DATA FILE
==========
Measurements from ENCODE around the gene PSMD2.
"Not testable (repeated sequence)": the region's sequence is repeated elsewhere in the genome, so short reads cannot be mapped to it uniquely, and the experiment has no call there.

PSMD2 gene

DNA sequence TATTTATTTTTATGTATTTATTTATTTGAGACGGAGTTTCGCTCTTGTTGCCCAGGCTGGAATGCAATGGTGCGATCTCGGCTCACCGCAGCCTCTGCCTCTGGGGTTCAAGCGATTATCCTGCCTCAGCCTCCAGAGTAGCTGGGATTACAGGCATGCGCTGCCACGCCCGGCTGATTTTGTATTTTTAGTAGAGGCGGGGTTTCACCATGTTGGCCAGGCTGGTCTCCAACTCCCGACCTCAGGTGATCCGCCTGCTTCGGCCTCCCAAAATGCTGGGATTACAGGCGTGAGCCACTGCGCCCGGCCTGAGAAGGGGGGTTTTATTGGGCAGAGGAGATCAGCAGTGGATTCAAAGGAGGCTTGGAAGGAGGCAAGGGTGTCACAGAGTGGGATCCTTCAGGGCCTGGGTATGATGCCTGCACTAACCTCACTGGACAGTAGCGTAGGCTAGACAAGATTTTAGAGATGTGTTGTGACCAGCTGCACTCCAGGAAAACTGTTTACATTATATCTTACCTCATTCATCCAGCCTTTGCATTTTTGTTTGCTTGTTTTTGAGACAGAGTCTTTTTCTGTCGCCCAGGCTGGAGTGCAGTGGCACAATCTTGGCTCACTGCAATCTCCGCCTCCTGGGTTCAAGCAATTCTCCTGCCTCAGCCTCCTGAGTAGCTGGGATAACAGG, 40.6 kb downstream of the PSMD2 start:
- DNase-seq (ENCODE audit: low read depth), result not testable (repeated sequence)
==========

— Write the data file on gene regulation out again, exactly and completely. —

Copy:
Measurements from ENCODE around the gene PSMD2.
"Not testable (repeated sequence)": the region's sequence is repeated elsewhere in the genome, so short reads cannot be mapped to it uniquely, and the experiment has no call there.

PSMD2 gene

DNA sequence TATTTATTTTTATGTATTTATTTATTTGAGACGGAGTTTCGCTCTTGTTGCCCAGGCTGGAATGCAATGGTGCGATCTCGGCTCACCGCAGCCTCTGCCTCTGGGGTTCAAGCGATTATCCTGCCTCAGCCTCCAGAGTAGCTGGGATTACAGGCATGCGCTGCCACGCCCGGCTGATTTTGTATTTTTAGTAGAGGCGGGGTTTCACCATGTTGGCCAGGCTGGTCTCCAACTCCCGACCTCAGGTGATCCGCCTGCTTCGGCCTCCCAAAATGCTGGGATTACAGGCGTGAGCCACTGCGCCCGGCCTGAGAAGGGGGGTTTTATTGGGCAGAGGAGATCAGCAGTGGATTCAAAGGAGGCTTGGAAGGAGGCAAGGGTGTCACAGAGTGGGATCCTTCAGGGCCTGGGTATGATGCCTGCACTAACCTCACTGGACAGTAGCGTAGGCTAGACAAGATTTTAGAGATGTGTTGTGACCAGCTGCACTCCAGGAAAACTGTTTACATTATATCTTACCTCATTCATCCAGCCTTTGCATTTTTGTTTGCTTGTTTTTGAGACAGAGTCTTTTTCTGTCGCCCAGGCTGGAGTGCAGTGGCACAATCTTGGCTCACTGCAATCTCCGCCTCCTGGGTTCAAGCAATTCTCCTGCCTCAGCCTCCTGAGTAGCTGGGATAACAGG, 40.6 kb downstream of the PSMD2 start:
- DNase-seq (ENCODE audit: low read depth), result not testable (repeated sequence)